Happy Friday the 13th! Hope you’ve all rolled around in rabbits (I feel like they’re luckier with their feet attached) and done all the lovely superstitious things for good luck. We’re on the second to last installment of the Alphabet Challenge!
The Yosemite toad is endemic to California in the high sierra. There isn’t a current number for population size, but it has declined by an estimated 50% over ten years.
Leading hypotheses for the declines are disease (chytridiomycosis), airborne contaminants, and livestock grazing.
Yosemite toads breed in freshwater every other year or once every three years. Their breeding sites may dry up before the tadpoles metamorphose. Despite much of the population being in a protected area such as Yosemite National Park and Kings Canyon National Park, populations are still on the decline.
Probably one of the coolest toads out there…but still kinda gross.
– Scientific Classification –
A female surinam toad (Pipa pipa) in the Natural History Museum of Vienna. The object was conservated in a glass filled with a special conservation liquid; because of the difficult light situation I had to edit the image strongly. (Photo credit: Wikipedia)
Surinam toad, (Pipa pipa), aquatic South American toad (family Pipidae) in which the eggs are incubated on the back of the female. The Surinam toad is about 10 to 17 cm (4 to 7 inches) long. It has a flat, squarish body, small eyes, and a flat head with loose flaps of skin on the snout and jaws. The digits end in small, star-shaped appendages that aid food finding. It eats a variety of small vertebrates and invertebrates.
The Surinam toad mates in water. As each egg is released, it is fertilized and pressed by the male to the back of the female. In the next several hours, the skin grows around the eggs to enclose them in a cyst with a horny lid. After about 80 days’ development, the young emerge as miniatures of the adult. The Surinam toad is one of seven species of Pipa. In five of the other species, the young emerge as tadpoles.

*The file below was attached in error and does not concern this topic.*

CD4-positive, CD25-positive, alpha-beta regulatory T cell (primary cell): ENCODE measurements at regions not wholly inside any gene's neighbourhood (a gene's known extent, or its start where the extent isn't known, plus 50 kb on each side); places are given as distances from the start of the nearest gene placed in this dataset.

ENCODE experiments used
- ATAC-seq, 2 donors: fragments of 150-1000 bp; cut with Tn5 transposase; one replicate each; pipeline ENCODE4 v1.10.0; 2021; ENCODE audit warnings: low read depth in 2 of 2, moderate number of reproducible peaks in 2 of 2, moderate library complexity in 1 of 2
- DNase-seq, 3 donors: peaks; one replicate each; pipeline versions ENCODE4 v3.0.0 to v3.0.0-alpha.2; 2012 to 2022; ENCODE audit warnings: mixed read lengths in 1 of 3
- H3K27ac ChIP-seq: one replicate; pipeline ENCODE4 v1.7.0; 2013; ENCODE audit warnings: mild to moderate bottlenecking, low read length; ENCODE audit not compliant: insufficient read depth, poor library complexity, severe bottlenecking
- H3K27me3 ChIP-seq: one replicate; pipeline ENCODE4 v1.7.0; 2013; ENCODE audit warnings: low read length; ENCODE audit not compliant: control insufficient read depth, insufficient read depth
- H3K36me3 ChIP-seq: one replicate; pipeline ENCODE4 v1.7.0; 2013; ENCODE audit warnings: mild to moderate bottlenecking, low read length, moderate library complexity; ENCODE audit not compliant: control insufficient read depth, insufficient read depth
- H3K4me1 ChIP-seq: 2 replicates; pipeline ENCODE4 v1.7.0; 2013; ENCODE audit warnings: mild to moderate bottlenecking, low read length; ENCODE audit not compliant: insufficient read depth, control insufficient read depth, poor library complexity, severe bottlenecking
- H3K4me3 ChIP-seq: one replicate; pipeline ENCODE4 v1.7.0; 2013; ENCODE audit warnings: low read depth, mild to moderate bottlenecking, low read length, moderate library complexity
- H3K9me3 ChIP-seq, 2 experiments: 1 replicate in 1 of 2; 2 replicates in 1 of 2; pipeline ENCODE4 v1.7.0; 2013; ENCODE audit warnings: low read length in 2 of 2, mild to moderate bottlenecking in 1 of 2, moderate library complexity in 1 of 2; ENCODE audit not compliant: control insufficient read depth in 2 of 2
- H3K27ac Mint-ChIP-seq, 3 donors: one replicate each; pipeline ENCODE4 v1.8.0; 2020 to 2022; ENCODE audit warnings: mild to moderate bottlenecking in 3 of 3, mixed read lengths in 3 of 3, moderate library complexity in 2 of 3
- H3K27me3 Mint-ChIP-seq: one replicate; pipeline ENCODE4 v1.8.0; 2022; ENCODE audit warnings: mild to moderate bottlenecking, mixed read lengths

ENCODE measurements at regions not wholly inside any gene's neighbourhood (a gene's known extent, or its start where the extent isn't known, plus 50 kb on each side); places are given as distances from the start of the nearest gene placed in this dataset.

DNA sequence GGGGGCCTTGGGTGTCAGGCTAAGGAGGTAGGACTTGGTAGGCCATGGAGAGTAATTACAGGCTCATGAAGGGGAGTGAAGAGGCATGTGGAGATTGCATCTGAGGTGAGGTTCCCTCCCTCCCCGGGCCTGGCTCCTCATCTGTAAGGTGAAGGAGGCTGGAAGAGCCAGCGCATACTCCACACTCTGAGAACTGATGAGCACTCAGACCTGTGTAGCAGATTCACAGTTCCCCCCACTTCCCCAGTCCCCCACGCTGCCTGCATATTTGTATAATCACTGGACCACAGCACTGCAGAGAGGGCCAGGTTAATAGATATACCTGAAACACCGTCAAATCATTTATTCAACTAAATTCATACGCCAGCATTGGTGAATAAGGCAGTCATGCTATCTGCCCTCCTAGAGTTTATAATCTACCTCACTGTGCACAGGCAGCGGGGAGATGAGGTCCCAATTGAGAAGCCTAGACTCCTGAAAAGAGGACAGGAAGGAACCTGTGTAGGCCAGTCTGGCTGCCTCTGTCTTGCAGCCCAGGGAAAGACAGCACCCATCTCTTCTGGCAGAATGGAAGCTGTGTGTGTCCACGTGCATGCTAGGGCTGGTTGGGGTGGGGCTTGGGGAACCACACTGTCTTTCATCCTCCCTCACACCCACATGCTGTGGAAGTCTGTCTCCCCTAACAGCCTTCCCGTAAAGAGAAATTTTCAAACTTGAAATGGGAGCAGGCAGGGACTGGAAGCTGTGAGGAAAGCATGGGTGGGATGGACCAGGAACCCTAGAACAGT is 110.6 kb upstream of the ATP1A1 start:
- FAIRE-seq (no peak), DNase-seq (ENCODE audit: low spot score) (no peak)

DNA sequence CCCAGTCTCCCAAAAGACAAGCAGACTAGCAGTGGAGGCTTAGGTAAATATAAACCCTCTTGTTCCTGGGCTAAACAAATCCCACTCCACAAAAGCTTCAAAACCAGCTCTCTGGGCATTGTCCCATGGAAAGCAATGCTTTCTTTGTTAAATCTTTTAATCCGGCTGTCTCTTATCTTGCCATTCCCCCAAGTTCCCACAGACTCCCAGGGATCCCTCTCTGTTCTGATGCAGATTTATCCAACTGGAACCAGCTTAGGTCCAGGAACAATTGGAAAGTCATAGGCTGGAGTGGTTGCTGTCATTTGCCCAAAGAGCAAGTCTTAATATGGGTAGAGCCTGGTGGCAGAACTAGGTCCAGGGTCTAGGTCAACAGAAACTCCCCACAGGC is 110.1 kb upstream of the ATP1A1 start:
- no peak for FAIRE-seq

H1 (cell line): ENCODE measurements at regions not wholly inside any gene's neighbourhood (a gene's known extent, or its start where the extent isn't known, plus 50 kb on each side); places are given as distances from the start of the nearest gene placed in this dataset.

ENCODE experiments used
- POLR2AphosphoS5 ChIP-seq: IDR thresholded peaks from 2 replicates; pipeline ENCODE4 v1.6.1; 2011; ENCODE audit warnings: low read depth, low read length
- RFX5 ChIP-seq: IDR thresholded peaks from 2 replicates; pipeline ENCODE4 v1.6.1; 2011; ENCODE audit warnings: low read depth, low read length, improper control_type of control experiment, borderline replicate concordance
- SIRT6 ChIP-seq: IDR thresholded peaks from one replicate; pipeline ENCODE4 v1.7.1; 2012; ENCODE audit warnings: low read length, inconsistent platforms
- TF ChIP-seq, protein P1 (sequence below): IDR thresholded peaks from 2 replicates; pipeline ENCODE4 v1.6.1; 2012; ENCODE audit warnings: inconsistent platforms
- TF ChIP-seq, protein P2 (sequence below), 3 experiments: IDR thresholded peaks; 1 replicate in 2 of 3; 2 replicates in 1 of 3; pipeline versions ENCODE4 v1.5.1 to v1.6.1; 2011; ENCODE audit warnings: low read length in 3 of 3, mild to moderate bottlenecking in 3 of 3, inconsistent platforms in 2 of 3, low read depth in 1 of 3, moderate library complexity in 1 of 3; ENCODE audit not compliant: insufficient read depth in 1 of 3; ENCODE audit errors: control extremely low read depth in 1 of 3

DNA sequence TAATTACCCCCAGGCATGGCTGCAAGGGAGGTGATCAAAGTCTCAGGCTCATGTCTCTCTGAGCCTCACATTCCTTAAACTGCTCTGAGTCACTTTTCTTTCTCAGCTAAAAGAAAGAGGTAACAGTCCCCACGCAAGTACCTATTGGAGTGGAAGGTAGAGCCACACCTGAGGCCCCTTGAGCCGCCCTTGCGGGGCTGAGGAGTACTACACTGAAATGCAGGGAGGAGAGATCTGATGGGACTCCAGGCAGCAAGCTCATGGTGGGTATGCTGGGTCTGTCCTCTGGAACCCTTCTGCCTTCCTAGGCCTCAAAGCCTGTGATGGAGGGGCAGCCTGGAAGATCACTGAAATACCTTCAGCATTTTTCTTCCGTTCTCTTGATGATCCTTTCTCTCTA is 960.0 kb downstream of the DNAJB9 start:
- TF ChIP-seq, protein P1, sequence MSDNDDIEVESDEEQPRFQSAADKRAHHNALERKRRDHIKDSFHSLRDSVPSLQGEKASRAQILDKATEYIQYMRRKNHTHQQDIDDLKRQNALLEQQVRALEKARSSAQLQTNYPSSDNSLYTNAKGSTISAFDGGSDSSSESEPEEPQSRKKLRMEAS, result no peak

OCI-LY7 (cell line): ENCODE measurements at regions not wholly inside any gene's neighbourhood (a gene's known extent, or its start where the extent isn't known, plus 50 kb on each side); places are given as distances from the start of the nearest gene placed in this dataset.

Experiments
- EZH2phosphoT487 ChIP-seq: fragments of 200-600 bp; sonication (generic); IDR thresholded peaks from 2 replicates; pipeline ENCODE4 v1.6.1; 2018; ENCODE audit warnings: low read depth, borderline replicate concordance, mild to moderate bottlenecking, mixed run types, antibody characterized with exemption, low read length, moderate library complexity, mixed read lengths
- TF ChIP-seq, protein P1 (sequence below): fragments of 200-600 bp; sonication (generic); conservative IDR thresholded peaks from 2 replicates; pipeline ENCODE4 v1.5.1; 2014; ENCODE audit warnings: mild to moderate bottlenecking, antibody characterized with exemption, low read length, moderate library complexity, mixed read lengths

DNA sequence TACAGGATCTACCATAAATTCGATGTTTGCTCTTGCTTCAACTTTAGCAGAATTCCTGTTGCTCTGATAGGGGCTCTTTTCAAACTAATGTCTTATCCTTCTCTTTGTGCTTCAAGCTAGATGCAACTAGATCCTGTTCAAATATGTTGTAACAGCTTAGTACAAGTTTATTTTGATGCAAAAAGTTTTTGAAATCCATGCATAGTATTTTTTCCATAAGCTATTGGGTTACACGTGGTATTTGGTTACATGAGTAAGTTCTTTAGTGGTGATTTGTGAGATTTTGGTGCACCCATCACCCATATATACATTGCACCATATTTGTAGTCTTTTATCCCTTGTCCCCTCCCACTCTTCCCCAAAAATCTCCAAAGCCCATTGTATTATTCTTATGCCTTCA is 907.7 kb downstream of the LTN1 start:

The olm is a Europe’s only cave adapted vertebrate, and has numerous adaptations for an underground life. Olms hunt their prey in the absolute dark and have developed a powerful sensory system of smell, taste, hearing and electrosensitivity. Olms are pale and sightless, although their skin-covered eyes are still light sensitive. They are an entirely aquatic species that can survive without food for up to 10 years and live to an age of 58 or more. Part of an ancient lineage of amphibians evolving independently for 190 million years, this species is now threatened by pollution and habitat disturbance. A small subpopulation of “black olms” may be a separate species requiring additional protection.
They can be found in the caves of Bosnia, Herzegovina, Croatia, Slovenia, Italy and possibly Montenegro and Serbia. Olms are a pinkish color due to their capillaries near their skin and their translucency allows you to see the colors of their organs. Aside from being called Cave Salamanders, they have also been dubbed “human fish”, since someone stranger than myself thought they resembled a small human. Adult Olms develop lungs in addition to the gill tufts on the sides of their heads.
Here’s this freaky little creature moving just the slightest bit:
One of the great things about WordPress is the little calendar that shows you the days on which you’ve posted. One of the bad things about it is looking at that same calendar and seeing how sad and empty it looks. -_- To get myself back into the swing of posting, I’ve decided to start an Alphabet challenge. Hopefully I can kick-start myself into a blogging groove again with this. Below I’ll list each day, the letter, and as I pick my topic, I’ll come back here and add it. The one day that I probably won’t post on is June 8th. Blasted GRE. If I absolutely cannot find an animal or drug or something that follows the days letter, I’ll get creative.